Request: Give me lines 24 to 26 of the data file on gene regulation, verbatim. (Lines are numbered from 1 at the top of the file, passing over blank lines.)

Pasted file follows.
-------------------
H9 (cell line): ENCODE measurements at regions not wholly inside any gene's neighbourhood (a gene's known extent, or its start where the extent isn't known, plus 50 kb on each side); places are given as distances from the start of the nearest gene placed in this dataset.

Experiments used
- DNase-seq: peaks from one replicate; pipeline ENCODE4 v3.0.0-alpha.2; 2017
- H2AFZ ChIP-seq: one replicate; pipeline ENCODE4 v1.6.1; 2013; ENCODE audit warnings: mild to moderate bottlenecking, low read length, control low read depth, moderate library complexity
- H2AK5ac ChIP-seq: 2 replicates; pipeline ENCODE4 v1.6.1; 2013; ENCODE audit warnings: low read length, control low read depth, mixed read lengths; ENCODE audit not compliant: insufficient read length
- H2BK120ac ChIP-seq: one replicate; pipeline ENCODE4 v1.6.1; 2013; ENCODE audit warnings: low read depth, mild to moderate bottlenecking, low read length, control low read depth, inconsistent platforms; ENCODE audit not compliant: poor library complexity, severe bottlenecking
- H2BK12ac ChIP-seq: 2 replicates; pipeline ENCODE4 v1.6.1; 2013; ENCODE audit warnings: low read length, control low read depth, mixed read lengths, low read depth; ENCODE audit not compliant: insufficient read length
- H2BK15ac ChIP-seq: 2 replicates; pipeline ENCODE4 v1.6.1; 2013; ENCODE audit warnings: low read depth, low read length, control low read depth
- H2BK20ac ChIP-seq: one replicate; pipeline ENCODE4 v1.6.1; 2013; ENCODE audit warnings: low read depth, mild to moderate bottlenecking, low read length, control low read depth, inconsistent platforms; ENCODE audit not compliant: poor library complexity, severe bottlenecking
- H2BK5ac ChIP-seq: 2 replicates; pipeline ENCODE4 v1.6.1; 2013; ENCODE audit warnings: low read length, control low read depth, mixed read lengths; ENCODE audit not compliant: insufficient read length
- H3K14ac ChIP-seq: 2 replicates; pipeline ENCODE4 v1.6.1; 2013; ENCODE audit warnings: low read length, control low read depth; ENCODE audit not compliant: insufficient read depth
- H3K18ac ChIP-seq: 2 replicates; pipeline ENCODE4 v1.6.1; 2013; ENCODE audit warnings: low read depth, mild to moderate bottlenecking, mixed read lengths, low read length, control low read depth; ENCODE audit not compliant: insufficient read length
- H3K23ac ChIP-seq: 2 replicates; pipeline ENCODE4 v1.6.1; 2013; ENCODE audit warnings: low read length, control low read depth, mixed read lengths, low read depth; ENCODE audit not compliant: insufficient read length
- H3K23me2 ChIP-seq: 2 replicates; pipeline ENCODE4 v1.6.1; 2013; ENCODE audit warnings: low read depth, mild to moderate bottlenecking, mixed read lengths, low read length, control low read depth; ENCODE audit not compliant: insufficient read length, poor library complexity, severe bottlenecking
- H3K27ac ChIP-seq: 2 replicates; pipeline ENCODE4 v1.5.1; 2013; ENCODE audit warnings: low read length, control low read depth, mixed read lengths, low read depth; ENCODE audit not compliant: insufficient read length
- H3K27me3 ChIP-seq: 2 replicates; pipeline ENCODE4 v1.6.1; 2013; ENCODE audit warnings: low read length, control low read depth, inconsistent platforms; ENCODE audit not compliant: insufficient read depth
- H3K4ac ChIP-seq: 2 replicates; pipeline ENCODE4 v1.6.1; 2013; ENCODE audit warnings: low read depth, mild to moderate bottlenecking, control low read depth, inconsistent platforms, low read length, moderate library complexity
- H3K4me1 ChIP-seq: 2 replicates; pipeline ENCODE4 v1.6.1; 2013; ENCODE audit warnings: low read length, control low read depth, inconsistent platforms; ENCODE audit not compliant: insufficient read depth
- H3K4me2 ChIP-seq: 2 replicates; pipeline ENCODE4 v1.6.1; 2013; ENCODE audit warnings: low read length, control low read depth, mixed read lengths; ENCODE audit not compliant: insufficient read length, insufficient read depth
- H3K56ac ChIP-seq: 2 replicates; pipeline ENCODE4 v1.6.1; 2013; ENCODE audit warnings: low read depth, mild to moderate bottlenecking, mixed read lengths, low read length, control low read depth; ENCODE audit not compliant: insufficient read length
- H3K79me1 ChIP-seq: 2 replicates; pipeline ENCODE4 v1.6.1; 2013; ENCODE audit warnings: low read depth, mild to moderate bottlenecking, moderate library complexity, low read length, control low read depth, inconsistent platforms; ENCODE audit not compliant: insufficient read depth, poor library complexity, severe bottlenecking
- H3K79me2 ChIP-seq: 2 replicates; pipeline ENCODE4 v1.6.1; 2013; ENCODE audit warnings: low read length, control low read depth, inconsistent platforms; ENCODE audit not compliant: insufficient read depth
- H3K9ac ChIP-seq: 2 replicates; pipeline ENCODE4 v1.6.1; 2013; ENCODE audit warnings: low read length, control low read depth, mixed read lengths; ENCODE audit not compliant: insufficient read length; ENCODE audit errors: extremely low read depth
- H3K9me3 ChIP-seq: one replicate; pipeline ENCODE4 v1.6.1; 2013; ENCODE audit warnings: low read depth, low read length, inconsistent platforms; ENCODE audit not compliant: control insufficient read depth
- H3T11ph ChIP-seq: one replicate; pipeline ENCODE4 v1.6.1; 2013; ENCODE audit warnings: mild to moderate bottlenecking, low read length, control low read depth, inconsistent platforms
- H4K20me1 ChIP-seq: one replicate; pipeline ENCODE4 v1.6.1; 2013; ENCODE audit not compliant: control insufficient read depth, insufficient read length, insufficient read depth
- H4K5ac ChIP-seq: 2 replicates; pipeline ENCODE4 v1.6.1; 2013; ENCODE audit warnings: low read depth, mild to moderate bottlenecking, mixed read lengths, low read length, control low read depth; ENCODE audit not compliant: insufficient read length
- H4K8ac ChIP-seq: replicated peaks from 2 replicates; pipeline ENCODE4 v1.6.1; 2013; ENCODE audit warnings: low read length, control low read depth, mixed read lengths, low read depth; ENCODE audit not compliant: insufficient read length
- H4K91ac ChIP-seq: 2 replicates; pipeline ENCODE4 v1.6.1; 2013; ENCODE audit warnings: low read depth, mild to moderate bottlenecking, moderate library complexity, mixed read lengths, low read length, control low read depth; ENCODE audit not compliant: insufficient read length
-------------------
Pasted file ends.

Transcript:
- H3K9me3 ChIP-seq: one replicate; pipeline ENCODE4 v1.6.1; 2013; ENCODE audit warnings: low read depth, low read length, inconsistent platforms; ENCODE audit not compliant: control insufficient read depth
- H3T11ph ChIP-seq: one replicate; pipeline ENCODE4 v1.6.1; 2013; ENCODE audit warnings: mild to moderate bottlenecking, low read length, control low read depth, inconsistent platforms
- H4K20me1 ChIP-seq: one replicate; pipeline ENCODE4 v1.6.1; 2013; ENCODE audit not compliant: control insufficient read depth, insufficient read length, insufficient read depth